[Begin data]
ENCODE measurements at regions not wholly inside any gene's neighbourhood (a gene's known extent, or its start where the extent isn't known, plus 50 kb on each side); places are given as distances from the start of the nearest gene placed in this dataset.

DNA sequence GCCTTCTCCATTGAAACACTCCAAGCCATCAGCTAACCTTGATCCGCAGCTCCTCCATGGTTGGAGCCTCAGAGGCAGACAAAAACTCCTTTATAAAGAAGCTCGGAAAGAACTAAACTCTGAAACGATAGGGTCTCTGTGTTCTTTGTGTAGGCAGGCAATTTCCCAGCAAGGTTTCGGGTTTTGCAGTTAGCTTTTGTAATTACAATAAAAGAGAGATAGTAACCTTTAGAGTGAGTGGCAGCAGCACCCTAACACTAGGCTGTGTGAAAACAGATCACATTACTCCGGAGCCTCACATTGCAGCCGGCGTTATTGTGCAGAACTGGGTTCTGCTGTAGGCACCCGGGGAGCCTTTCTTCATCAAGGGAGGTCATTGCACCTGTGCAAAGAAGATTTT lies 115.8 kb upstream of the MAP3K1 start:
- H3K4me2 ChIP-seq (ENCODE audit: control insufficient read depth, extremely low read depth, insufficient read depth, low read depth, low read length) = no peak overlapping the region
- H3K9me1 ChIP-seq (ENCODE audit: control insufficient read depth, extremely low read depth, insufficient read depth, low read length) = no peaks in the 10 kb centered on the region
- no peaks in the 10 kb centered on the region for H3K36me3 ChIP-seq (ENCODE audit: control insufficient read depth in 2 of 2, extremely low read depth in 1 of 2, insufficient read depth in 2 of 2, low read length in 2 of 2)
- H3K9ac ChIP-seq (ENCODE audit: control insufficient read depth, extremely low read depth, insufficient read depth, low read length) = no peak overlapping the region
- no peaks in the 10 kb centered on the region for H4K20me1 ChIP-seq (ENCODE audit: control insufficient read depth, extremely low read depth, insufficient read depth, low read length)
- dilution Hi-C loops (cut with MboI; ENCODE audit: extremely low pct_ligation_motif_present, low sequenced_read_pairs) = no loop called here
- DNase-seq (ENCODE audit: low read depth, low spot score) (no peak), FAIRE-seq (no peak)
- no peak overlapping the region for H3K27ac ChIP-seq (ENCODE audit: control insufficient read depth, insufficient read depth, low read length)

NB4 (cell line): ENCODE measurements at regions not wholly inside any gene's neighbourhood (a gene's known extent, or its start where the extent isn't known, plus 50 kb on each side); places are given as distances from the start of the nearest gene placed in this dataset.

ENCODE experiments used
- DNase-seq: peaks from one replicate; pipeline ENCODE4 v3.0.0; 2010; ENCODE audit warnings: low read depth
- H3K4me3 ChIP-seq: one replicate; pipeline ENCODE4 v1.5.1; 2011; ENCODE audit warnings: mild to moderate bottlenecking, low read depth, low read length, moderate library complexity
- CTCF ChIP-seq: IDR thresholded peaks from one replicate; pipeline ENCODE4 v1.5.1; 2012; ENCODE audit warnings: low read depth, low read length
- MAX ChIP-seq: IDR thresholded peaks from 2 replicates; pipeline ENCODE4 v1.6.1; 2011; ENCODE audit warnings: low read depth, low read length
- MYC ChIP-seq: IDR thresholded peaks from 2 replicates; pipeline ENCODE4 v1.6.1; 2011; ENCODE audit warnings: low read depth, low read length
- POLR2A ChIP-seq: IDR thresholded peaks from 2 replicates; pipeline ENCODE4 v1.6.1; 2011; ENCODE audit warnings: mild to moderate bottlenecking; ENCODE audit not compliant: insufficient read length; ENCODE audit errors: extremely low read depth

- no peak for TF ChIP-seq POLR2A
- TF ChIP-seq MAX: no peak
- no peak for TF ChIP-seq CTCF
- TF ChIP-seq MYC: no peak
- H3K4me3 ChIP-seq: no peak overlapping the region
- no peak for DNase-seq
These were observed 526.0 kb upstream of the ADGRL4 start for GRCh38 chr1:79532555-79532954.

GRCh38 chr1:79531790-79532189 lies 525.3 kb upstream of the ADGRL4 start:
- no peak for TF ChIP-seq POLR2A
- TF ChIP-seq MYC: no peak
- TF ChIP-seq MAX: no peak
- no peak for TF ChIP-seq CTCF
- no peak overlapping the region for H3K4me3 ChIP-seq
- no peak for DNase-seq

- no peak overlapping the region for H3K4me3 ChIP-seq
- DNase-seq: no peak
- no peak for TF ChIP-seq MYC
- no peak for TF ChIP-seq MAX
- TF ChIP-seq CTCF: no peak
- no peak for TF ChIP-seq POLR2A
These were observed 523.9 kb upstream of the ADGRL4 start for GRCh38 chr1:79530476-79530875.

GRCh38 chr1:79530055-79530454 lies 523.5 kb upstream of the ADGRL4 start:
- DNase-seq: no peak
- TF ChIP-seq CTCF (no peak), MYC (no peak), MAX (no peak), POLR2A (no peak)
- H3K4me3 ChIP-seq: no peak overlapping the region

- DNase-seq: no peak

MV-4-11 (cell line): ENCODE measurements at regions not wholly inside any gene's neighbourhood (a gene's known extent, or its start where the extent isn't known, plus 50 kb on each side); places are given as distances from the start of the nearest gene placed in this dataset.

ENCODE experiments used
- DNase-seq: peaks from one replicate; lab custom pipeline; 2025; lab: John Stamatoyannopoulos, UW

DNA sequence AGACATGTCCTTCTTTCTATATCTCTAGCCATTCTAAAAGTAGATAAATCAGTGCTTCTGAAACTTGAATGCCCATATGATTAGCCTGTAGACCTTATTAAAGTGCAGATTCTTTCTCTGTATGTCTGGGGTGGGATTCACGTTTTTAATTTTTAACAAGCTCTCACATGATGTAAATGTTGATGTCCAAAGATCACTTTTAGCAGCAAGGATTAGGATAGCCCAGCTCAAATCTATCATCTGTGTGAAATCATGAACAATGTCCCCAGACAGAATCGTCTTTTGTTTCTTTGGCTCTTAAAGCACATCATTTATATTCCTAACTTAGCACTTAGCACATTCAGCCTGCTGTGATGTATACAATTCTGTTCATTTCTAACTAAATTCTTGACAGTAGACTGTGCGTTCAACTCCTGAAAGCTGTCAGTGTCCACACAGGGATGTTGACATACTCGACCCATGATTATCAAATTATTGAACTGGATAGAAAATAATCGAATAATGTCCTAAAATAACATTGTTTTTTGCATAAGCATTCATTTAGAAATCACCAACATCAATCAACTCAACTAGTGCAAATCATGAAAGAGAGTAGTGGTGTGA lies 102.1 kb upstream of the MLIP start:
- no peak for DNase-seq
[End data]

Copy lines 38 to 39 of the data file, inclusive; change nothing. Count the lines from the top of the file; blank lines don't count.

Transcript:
- no peak for TF ChIP-seq POLR2A
These were observed 523.9 kb upstream of the ADGRL4 start for GRCh38 chr1:79530476-79530875.